How to doggy-train your toddler
By Vanessa Lupton
For many when they picture their “perfect” family, they envision a partner, children and the family dog, a loveable, happy-go-lucky four-legged family member who will be a best friend to the children.
Whether your dog comes before the baby and toddler stage, or if you decide to add a dog into the family when your children are tots, how do you create a safe environment where both dog and toddler will be set up for success?
As with the introduction of a baby, advancing to the toddler stage can be troublesome for some dogs, leading to undesired behaviours. While many of the concerns surrounding dogs and a new baby are based on sound, scent and volume of attention, the challenges surrounding toddlers and dogs are based around physical contact as your little one learns to toddle his or her way around the home. A suddenly mobile child will become more hands-on with the dog, which may lead to fear and discomfort for your pet.
Why dogs bite
To begin, it’s important to understand why a dog may bite and what the warning signs were that occurred leading up to a bite. The idea that a dog will bite or attack without warning is often misguided, rather, we as the humans did not understand the signals that were given prior to the biting incident.
According to Doggone Safe, an organization that strives to educate about bite safety through education, a dog may bite for a number of reasons. He or she may feel possessive about an item, may be startled (for example touched when sleeping), something has been done to make the dog feel frightened or uncomfortable (being hugged or grabbed suddenly), or even overexcitement from rough play.
What we often don’t see or understand is the body language that has occurred prior to that bite. While they may be subtle, there will always be a warning sign before a bite occurs, so it is important for pet owners who are parents to understand not only their dog’s behaviour, but also some of the basic canine behaviours that are often seen in situations when a dog is feeling uncomfortable. So often parents are heard claiming that their children regularly climb on, grope, poke, prod and pull at the family dog, and are then surprised when one day the dog bites, yet the warning signs may have been progressing throughout the entire time.
Warnings that should be taken very seriously include your dog getting up and moving away from the child, turning his or her head away, and looking at you with a pleading expression. Some more advanced warnings include the whale eyes, a term that is used to describe a dog’s body language when you can see the whites of his or her eyes while fixating on something or someone, lip licking while the child is interacting with him or her, suddenly scratching, biting or licking oneself, and doing a vigorous “wet dog shake” when the child stops touching him or her.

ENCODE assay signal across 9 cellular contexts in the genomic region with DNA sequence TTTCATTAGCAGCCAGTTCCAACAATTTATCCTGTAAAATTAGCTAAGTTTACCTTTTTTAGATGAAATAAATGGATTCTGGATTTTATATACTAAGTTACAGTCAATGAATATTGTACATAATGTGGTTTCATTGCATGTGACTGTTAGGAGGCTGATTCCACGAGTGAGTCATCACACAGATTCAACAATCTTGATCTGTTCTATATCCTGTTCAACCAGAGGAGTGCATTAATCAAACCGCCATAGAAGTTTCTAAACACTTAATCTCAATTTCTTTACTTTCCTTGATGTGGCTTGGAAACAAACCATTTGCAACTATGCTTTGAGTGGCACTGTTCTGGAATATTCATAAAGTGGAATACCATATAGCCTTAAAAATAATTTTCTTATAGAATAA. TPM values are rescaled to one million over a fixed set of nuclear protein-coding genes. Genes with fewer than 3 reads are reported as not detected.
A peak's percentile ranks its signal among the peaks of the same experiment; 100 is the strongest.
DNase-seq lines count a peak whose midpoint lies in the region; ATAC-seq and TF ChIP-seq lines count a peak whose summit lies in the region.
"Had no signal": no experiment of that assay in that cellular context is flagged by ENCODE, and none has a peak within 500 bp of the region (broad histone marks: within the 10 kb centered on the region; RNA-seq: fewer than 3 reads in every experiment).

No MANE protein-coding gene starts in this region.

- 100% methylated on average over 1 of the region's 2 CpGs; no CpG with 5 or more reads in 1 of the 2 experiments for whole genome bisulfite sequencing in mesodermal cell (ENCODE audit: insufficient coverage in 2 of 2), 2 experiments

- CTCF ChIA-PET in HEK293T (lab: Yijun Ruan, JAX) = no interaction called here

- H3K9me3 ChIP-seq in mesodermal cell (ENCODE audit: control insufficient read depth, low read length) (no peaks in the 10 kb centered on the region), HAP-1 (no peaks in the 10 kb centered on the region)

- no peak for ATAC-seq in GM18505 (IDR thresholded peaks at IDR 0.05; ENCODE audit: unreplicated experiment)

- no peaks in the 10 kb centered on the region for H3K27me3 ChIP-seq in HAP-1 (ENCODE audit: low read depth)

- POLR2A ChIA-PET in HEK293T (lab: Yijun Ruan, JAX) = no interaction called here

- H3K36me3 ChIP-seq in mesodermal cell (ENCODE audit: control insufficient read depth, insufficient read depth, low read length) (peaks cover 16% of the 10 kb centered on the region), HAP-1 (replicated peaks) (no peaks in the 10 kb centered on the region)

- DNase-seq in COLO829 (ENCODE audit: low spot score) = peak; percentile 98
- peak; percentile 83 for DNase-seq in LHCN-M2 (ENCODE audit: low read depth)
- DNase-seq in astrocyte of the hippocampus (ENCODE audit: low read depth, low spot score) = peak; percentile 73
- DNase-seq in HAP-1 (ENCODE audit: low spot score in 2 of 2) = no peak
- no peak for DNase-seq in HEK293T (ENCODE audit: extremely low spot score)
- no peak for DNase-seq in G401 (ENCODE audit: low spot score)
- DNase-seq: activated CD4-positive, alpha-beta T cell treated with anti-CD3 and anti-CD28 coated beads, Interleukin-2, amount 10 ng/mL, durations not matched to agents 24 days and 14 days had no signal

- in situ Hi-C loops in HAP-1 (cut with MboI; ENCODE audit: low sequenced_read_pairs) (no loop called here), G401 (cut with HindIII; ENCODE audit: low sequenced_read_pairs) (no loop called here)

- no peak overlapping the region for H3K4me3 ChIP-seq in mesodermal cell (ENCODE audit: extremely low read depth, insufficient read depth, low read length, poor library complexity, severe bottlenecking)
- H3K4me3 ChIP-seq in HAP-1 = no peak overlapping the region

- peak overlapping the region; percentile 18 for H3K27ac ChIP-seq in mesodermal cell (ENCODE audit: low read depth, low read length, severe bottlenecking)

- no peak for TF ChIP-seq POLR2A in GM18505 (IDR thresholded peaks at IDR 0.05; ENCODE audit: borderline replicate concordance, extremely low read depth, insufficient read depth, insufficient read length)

In addition to really paying attention to your dog’s behaviour when interacting with your child, there are some steps that you can take to try to create a safe environment. It is particularly important to remember that dogs do not like hugs and kisses, and that children and pets should never be left alone unsupervised.
So how can you create an environment where your child gets the enrichment of life with a dog, but without making your dog feel unsafe or uncomfortable?
1. Do use a gate to create safe spaces for your dog and child. Don’t allow your toddler access to your dog’s food, toys, bed or treats.
2. Do plan interaction time between your dog and child that is controlled and supervised. Don’t allow your toddler and dog to play alone at any time.
3. Do invite your dog over to you and your toddler while providing positive reinforcement. Don’t allow your toddler to approach your dog.
4. Do put your dog in a bedroom or a crate if utilizing a babysitter. Don’t expect the babysitter to supervise both the toddler and the dog,
5. Do teach your child how to pet the family dog. Don’t allow the toddler to climb on, poke, hug, kiss, stand on or grab at the dog.
Doggone Safe works to increase safety and decrease stress in homes where dogs and toddlers are learning to live together. Their resources are designed to educate parents and pet owners about canine behaviour, raising awareness and educating parents on how to safely raise dogs and children together, and to reduce dogs surrendered to shelters due to preventable canine conflicts.
For more information on the resources available, visit www.doggonesafe.com